Seth Bodine

Agriculture and Rural Issues Reporter

Seth Bodine joined KOSU in June 2020, focusing on agriculture and rural issues as a Report For America corps member.

Previously, Bodine covered agriculture, business and culture for KBIA, the NPR affiliate station in Columbia, Missouri. He also covered the 2020 Missouri Legislature for the Missouri Broadcasters Association and KMOX-St. Louis.

Previously, he was an intern at Missouri Business Alert, Denver Business Journal and the Colorado Springs Gazette. His work has been picked up by dozens of publications, including U.S. News & World Report, The Associated Press and The Midwest Center for Investigative Reporting.

Bodine graduated with bachelor’s degrees in journalism and English creative writing from Colorado State University and a master’s degree in journalism from the University of Missouri-Columbia.

Ways to Connect

Ryan LaCroix / KOSU

KOSU is continuing to cover the developing story around coronavirus in Oklahoma. Bookmark this page for the latest updates.


Large meatpacking plants across the country shut down after outbreaks of COVID-19 among employees, causing supply chain disruptions for farmers, ranchers and consumers. But a new bill in the U.S. House seeks to address the problem by boosting small scale meat processors.

Mairead Todd / KOSU

Oklahoma becomes the 37th state to expand Medicaid, Stephanie Bice and Terry Neese advance to Congressional District 5 Republican runoff, and more than half of Oklahoma legislative races are now decided.

Many poll workers and voters took precautions against COVID-19 during Tuesday’s elections, but some voters said the politicization surrounding the mask issue was obvious.

Poll worker and Chair of the Oklahoma County Democratic Party Robbie White said her polling location in northwest Oklahoma City had a steady amount of voters come in throughout the day, with about 90 percent wearing masks.

The 2020 Oklahoma State Fair has been cancelled due to public health concerns around COVID-19.

The unanimous vote happened Friday morning after months of Zoom call discussions by the fair’s board of directors.

Scott Munz, an Oklahoma State Fair spokesperson, says rising COVID-19 cases and uncertainty about the future led to the decision.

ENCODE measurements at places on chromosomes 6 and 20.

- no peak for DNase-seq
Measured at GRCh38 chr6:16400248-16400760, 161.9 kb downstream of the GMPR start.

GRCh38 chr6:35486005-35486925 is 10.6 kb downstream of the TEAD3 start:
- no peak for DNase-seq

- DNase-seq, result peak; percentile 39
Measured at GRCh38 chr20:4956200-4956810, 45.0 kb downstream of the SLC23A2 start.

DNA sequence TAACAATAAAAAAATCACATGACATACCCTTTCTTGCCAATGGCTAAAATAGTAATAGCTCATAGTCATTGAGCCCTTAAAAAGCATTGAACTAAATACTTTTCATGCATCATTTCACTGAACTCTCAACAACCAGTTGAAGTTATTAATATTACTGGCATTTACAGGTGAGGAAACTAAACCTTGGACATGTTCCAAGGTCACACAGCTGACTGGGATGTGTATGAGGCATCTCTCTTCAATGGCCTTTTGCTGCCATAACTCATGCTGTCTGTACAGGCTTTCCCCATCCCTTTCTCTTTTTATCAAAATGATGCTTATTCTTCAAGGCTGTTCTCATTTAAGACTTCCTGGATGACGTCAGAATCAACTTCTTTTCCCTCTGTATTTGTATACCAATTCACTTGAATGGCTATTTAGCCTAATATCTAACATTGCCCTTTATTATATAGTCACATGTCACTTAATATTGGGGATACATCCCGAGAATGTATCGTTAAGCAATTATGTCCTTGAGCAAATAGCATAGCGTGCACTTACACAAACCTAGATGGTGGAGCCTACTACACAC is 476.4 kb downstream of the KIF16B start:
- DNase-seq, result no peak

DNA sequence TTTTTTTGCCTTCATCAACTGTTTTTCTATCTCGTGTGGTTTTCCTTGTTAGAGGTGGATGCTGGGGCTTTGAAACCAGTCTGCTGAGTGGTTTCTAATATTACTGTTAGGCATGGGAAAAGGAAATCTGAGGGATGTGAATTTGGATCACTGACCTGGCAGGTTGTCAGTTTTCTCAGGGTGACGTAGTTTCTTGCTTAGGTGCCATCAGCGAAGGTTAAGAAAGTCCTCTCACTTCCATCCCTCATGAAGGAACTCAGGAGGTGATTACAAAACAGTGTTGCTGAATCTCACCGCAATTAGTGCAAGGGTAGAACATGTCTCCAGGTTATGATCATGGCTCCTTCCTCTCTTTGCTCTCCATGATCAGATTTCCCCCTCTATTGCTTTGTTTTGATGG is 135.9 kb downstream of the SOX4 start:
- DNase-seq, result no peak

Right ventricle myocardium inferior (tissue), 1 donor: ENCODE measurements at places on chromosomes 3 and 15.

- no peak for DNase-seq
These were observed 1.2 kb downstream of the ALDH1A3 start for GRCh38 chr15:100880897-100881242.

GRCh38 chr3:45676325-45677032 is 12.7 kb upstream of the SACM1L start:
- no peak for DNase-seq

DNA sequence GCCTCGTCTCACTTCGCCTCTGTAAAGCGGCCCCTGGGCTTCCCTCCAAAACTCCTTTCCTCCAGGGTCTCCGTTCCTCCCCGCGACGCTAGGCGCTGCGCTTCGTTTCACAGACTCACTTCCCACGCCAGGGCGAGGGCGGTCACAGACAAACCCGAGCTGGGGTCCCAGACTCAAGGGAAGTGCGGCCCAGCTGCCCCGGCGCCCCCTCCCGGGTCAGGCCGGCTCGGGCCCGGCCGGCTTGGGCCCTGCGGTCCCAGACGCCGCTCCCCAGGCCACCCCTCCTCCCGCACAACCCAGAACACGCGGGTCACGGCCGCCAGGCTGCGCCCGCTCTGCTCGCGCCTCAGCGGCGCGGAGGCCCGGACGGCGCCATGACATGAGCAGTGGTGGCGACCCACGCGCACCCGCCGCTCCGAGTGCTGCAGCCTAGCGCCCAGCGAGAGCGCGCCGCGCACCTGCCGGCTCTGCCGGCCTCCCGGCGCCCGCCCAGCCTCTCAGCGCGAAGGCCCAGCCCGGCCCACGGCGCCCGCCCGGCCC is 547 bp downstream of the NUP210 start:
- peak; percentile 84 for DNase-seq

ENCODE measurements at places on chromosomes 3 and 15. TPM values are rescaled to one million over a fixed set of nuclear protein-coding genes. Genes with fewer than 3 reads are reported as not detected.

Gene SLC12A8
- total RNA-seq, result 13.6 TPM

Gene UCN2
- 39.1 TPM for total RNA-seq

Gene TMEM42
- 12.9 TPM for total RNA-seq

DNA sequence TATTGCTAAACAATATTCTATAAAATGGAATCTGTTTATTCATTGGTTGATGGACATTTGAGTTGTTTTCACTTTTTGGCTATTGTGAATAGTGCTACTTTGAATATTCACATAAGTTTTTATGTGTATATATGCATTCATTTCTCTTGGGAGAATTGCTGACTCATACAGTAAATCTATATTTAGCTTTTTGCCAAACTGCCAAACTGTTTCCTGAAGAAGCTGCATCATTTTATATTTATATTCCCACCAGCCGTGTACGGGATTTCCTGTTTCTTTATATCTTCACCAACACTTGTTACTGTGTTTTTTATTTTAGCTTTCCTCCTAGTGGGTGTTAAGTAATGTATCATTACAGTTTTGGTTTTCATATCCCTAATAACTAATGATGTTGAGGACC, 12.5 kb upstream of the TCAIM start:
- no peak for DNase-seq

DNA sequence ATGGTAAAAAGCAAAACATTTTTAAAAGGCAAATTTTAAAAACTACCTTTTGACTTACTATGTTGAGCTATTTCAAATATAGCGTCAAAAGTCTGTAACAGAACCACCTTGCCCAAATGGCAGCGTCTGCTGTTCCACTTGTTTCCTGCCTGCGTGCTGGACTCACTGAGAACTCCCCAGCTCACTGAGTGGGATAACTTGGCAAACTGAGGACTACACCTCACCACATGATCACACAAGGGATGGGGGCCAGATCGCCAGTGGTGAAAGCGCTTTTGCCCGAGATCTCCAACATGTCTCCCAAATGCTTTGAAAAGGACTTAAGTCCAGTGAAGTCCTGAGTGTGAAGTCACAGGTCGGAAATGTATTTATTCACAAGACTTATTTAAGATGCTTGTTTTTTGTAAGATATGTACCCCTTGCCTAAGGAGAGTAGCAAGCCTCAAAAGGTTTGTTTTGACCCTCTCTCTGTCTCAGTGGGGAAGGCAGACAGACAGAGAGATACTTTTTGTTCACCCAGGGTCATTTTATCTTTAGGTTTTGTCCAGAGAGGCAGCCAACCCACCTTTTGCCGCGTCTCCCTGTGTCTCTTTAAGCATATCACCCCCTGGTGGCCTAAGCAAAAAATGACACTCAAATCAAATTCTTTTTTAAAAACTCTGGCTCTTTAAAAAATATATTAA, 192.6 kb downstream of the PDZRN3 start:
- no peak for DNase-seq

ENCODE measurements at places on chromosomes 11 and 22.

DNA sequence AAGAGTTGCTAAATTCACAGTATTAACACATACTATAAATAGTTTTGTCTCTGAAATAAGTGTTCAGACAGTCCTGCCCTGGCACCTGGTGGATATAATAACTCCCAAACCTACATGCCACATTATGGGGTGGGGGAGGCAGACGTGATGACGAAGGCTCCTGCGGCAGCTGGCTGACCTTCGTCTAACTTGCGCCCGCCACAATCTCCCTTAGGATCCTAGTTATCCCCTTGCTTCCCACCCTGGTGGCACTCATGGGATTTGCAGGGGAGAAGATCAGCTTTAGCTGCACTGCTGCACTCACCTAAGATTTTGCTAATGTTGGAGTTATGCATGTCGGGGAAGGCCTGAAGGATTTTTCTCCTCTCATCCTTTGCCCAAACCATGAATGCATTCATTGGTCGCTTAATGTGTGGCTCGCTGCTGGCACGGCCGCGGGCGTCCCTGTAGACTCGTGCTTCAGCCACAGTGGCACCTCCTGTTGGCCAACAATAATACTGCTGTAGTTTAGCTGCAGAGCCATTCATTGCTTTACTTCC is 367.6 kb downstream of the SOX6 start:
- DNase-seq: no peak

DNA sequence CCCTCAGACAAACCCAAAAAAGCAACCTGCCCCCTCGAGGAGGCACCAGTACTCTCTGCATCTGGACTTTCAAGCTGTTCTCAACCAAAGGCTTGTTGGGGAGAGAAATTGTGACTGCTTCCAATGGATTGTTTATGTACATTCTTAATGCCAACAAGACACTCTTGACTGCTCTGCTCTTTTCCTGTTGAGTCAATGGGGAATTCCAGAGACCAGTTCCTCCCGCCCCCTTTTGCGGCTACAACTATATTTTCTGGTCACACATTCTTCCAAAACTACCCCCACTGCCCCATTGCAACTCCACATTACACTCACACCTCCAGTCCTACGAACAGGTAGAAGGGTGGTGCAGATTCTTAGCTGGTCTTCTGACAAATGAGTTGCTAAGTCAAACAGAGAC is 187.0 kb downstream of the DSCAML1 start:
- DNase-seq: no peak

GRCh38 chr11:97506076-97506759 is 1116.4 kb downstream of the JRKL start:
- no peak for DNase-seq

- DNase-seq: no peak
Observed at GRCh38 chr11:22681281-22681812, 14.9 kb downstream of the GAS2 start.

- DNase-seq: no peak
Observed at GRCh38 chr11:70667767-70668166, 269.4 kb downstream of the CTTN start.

Sheri Glazier is used to seeing dry conditions on the family farm in central Oklahoma around wheat harvesting time in June. But this year, the heat came faster than normal. She remembers the unusually early heat one day while driving the combine in the wheat field.

“I was extremely worried about heat strokes that day, and I don't ever remember truly being that early in June, being that extremely concerned about ‘where's the water, where's the Gatorade, where's the fire extinguishers?’ All in one day, that early in wheat harvest,” Glazier says.

Jamie Glisson

While supporters of President Donald Trump gathered to hear him speak at the BOK Center on Saturday, thousands attended the Juneteenth celebration that took place just a few blocks away the day before.

Jamie Glisson

The Oklahoma Public Media Exchange as part of Oklahoma Engaged is continuing to cover the developing story around Juneteenth celebrations, Donald Trump's rally and protests in Tulsa from June 19-21, 2020. Bookmark this page for the latest updates.

Joe Wertz / StateImpact Oklahoma

Three environmental groups are appealing part of a federal trial court ruling on how Oklahoma manages coal ash, the waste from coal-fired power plants.

Waterkeeper Alliance, Local Environmental Action Demanded (LEAD) and the Sierra Club allege the Environmental Protection Agency unlawfully approved Oklahoma’s plan to manage the waste in a lawsuit in 2018.

Joe Wertz / StateImpact Oklahoma

KOSU, the public radio station licensed to Oklahoma State University, welcomes a new reporter to cover agriculture and rural issues. At a time when local journalism is reeling from years of newsroom cuts and unforeseen challenges brought on by the COVID-19 pandemic, KOSU is expanding its newsroom to be of better service to the Oklahoma community.